While there is often agreement among catechists that parental involvement in their children’s faith journey is essential, it can often be quite challenging to actually encourage and engage parents in the process. The business of family life, the idea that the teaching of the faith is a role reserved for the classroom teacher, DRE, or pastor, and the fact that this level of involvement may not have been required in parish programs in the past represent just a few of the particular hurdles we face. The following are just four ways that I have used to get beyond these hurdles and actively involve parents in the religious education of their children.
1. Start intergenerational sessions with a shared prayer experience, like a group Examen, that invites both parents and children to take time sharing the latest “God moments” in their lives. This encourages both parental involvement and conversations between parents and their children about the different ways they experience God.
2. If participants break up into small groups, consider allowing them to remain in the same groups each time you meet. Invite both the parents and the children of these teams to come up with a team name, colors, a mascot, and a cheer or slogan. Have them design a poster using magazines and art materials to represent their group. These activities go a long way towards establishing a common identity and a sense of parents and children working together.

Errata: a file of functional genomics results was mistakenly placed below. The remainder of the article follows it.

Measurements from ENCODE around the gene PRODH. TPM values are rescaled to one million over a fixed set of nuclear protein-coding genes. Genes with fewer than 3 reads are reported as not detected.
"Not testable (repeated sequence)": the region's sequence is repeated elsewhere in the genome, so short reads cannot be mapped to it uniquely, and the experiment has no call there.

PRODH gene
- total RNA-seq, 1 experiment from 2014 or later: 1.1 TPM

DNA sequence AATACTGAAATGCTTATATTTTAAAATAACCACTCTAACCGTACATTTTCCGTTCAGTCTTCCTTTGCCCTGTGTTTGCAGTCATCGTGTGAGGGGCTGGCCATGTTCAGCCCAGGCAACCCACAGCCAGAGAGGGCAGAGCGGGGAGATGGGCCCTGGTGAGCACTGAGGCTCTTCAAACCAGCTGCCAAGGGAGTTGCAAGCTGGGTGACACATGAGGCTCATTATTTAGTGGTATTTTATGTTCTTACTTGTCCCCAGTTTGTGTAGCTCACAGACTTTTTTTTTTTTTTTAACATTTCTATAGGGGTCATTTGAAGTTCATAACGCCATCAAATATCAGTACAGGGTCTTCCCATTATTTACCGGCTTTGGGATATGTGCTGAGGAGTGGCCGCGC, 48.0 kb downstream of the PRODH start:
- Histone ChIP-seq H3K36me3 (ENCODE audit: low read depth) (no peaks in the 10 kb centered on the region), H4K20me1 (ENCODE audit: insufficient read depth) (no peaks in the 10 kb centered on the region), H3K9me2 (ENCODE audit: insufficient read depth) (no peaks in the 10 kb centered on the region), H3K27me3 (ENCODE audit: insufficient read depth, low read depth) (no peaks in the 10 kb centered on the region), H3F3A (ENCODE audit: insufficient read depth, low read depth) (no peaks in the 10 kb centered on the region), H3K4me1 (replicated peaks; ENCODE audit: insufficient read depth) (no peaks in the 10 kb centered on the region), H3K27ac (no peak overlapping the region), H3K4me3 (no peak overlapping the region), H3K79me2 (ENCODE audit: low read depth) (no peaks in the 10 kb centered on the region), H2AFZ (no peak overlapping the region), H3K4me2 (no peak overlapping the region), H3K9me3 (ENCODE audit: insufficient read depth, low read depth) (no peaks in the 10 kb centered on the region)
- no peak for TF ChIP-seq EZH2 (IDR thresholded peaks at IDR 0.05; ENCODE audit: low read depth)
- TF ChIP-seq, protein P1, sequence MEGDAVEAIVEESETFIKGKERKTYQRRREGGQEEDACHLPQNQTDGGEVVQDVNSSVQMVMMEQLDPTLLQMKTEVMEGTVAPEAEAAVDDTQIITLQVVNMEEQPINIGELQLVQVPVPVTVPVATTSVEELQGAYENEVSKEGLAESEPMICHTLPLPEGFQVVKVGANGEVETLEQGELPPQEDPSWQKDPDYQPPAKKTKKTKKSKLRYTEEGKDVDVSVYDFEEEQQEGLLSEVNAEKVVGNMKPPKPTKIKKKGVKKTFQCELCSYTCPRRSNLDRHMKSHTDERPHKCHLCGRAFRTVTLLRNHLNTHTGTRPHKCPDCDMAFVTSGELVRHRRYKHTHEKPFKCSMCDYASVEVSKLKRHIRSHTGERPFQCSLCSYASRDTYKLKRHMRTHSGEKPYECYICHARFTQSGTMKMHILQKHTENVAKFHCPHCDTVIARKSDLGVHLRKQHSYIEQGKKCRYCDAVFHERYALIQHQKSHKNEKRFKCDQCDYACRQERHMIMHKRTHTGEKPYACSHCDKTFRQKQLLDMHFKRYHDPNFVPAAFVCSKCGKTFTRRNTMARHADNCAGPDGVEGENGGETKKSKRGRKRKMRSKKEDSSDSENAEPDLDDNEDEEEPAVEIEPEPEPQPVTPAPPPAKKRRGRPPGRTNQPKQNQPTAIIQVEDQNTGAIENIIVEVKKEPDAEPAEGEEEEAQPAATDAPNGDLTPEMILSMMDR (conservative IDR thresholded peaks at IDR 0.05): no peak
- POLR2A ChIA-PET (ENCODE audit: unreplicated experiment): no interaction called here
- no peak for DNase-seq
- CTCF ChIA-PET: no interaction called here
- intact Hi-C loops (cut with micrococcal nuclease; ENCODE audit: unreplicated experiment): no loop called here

3. Use skits. They are a great way of involving a variety of people in a shared activity while at the same time processing important themes and ideas. Insist that everyone in the group, parent and child, has a role in the skit. You may need to emphasize that by “role” you do not mean that all of the moms and dads get to be directors on the sidelines. Nothing tells a child “this is important” like seeing mom or dad acting like an elephant on Noah’s ark!
4. Provide kits of take-home prayer materials and reflection activities that expand on and immerse families in the themes of the catechetical sessions. Give participants a simple pocket folder to hold table prayers, family ritual activities, and morning and evening prayers that you include for families. Be sure to review the materials they are receiving each time, and highlight the ways they will help enrich and expand upon what you’re learning about that day. Kits like these are a great way to ensure that the shared praying, teaching, and learning that you’ve begun to help them model in your intergenerational sessions continue in the home where the majority of their faith lives are going to be lived.
Of primary importance is communicating your expectations clearly to parents beforehand and continuing to encourage, and sometimes insist, that parents engage themselves in these ways throughout the process. In doing so, you will begin to bridge the gap between the faith of parents and their children, introduce your families to the richness and vitality of a faith shared and lived together, and ultimately help to achieve the true goal of all catechesis, that is, “… to put people not only in touch, but also in communion and intimacy, with Jesus Christ” (GDC 80).
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